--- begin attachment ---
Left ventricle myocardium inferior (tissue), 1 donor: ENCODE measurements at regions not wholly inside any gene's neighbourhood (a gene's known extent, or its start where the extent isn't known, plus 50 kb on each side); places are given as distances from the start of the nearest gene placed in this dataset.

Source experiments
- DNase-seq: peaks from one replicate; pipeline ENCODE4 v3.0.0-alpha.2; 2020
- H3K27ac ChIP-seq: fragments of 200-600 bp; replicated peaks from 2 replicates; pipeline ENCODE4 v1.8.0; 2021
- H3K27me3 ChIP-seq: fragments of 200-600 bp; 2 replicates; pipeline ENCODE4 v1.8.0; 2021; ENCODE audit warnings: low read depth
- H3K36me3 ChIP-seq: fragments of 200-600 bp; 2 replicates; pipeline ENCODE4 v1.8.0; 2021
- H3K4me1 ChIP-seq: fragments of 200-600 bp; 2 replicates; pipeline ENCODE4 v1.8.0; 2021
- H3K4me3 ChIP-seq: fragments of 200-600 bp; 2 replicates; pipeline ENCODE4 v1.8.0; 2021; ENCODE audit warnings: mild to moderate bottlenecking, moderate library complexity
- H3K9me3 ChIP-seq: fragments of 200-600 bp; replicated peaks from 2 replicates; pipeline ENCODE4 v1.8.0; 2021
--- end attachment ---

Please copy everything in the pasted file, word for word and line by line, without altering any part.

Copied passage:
Left ventricle myocardium inferior (tissue), 1 donor: ENCODE measurements at regions not wholly inside any gene's neighbourhood (a gene's known extent, or its start where the extent isn't known, plus 50 kb on each side); places are given as distances from the start of the nearest gene placed in this dataset.

Source experiments
- DNase-seq: peaks from one replicate; pipeline ENCODE4 v3.0.0-alpha.2; 2020
- H3K27ac ChIP-seq: fragments of 200-600 bp; replicated peaks from 2 replicates; pipeline ENCODE4 v1.8.0; 2021
- H3K27me3 ChIP-seq: fragments of 200-600 bp; 2 replicates; pipeline ENCODE4 v1.8.0; 2021; ENCODE audit warnings: low read depth
- H3K36me3 ChIP-seq: fragments of 200-600 bp; 2 replicates; pipeline ENCODE4 v1.8.0; 2021
- H3K4me1 ChIP-seq: fragments of 200-600 bp; 2 replicates; pipeline ENCODE4 v1.8.0; 2021
- H3K4me3 ChIP-seq: fragments of 200-600 bp; 2 replicates; pipeline ENCODE4 v1.8.0; 2021; ENCODE audit warnings: mild to moderate bottlenecking, moderate library complexity
- H3K9me3 ChIP-seq: fragments of 200-600 bp; replicated peaks from 2 replicates; pipeline ENCODE4 v1.8.0; 2021